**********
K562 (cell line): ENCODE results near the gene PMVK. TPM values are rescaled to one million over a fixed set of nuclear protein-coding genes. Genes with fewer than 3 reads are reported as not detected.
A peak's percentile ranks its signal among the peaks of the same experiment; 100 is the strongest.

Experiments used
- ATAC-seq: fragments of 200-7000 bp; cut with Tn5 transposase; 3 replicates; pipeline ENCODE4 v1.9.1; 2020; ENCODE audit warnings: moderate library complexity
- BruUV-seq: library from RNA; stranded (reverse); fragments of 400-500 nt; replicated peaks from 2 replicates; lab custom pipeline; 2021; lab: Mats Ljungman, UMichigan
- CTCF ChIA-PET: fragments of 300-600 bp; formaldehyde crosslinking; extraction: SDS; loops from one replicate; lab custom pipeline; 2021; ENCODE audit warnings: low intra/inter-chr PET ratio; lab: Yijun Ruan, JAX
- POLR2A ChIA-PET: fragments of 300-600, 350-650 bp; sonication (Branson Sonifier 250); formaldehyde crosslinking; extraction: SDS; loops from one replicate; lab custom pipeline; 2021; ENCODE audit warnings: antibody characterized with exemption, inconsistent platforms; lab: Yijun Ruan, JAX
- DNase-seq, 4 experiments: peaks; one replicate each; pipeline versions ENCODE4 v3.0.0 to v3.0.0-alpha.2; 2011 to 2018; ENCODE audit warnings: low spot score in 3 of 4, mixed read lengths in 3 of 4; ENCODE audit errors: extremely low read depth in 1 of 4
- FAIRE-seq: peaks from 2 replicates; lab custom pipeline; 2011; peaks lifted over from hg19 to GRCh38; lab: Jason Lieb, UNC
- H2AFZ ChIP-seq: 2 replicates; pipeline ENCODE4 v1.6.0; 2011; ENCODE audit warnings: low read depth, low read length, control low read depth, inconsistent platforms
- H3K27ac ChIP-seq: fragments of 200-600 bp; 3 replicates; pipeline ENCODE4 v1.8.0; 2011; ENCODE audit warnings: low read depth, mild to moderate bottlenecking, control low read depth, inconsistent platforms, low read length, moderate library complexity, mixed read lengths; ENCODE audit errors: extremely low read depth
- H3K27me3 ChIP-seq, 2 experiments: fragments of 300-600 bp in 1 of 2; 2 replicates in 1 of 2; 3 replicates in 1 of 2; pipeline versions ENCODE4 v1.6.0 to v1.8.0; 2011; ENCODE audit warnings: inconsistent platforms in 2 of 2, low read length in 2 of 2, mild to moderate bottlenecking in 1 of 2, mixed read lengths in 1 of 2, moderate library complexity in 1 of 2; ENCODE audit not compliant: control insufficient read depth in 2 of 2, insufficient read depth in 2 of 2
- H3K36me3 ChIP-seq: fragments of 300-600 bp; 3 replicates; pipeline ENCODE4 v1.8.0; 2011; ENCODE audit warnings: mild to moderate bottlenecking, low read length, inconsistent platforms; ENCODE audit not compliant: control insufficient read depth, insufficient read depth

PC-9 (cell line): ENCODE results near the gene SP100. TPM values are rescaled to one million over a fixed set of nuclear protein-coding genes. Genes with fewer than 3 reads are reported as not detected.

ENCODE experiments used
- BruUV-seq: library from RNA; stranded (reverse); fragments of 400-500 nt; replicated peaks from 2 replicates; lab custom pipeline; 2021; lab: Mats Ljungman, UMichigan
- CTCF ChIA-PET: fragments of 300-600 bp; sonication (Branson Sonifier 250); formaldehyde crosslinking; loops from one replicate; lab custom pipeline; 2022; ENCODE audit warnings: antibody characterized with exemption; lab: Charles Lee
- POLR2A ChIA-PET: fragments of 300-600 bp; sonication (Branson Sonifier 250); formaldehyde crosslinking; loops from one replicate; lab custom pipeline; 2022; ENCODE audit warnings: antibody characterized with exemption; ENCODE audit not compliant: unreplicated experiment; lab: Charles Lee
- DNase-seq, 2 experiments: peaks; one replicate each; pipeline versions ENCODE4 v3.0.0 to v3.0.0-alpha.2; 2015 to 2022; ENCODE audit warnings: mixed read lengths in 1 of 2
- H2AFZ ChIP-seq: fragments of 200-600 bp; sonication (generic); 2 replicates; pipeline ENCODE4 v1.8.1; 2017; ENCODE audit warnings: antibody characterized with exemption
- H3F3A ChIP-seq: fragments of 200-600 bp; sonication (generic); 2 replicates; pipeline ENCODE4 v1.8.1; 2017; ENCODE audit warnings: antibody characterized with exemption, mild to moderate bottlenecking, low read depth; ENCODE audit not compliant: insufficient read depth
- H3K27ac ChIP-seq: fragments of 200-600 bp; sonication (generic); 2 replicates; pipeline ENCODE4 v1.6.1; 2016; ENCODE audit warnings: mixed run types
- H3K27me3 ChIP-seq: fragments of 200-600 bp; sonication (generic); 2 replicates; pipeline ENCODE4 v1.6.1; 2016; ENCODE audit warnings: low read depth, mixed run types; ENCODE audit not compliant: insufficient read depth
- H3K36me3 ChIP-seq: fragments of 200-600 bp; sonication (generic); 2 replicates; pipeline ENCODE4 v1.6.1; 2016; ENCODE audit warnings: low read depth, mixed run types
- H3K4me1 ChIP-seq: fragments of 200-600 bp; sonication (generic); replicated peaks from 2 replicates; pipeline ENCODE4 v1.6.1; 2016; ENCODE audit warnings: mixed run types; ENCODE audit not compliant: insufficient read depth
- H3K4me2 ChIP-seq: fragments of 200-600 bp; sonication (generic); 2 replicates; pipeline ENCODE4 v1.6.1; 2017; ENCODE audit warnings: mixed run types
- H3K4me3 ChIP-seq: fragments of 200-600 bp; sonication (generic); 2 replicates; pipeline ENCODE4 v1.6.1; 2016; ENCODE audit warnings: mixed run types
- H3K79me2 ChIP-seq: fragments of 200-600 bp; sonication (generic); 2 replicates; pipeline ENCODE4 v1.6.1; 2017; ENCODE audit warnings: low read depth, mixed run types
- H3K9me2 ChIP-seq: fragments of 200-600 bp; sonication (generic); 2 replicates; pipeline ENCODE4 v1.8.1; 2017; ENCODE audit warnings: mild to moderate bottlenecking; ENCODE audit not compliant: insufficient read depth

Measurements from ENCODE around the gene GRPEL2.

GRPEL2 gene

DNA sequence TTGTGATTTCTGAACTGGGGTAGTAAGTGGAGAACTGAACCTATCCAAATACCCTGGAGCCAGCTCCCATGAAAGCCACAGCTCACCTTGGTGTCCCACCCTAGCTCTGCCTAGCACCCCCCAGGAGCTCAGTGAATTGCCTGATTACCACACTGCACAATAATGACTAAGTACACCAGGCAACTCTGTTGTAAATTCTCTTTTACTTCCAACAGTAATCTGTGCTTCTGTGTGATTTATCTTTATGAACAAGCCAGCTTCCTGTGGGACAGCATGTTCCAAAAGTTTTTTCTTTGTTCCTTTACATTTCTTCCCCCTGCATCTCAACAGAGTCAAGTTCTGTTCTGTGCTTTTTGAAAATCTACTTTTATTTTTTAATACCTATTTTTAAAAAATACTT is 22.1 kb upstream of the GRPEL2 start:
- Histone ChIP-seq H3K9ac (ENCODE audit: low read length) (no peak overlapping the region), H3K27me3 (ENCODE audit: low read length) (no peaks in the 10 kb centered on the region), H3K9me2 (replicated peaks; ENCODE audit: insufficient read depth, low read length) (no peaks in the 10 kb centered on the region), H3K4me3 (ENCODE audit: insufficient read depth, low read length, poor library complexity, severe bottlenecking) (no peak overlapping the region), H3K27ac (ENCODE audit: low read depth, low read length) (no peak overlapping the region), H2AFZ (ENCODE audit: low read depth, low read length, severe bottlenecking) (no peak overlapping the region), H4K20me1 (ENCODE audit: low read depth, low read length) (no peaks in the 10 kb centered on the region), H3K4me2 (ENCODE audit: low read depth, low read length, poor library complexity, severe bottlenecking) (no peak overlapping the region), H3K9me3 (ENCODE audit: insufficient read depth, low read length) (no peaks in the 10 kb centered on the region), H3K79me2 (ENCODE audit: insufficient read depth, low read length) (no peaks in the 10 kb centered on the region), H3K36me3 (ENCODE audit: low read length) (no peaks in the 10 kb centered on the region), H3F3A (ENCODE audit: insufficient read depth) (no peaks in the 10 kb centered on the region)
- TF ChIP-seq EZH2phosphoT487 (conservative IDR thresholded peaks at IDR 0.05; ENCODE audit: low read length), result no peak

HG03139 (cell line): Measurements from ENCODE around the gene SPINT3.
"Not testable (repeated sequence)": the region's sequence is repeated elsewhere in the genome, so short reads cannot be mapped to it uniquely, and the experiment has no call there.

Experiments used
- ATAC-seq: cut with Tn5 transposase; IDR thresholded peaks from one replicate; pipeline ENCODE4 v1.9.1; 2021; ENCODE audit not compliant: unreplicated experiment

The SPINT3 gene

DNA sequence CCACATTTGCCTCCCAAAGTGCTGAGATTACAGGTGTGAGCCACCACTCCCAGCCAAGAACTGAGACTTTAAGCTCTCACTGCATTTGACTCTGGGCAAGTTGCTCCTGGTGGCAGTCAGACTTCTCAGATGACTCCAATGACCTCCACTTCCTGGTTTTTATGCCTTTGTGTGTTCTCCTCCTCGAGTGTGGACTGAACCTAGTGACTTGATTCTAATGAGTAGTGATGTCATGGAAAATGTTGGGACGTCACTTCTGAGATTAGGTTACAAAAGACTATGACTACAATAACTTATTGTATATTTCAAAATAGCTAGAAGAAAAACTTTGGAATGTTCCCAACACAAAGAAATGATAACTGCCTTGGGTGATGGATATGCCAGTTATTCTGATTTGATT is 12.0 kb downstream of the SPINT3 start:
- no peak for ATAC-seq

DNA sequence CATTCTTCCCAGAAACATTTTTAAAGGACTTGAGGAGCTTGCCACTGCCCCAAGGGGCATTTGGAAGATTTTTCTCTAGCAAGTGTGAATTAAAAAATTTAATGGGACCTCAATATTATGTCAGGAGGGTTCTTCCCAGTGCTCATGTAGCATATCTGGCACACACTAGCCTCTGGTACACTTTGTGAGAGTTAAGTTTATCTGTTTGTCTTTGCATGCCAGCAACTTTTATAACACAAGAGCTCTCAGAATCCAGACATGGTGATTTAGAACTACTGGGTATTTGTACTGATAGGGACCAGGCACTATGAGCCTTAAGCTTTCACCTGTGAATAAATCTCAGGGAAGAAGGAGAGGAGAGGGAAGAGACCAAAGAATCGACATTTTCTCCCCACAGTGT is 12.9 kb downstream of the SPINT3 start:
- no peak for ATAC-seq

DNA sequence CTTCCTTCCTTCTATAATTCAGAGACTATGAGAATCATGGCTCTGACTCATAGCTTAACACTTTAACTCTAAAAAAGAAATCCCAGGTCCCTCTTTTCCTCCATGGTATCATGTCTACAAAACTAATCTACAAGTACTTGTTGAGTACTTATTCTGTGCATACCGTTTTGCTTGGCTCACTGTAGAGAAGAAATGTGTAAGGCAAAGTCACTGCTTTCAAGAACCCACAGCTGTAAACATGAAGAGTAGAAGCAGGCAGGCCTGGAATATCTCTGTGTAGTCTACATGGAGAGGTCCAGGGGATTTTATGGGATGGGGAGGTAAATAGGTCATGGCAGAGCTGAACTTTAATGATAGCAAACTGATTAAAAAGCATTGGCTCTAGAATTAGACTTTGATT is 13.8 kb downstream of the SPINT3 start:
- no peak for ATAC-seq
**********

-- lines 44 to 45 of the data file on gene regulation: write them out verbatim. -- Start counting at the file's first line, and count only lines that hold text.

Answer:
DNA sequence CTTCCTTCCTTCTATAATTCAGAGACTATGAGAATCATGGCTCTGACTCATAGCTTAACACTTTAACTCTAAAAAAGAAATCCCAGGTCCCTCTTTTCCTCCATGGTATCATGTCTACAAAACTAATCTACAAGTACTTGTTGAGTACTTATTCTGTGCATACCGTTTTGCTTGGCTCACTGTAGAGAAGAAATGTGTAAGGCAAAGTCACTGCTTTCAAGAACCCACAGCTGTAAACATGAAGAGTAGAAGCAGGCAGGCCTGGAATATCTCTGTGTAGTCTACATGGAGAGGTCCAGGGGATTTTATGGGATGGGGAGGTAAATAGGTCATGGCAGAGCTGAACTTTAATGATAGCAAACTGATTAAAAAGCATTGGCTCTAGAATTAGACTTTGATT is 13.8 kb downstream of the SPINT3 start:
- no peak for ATAC-seq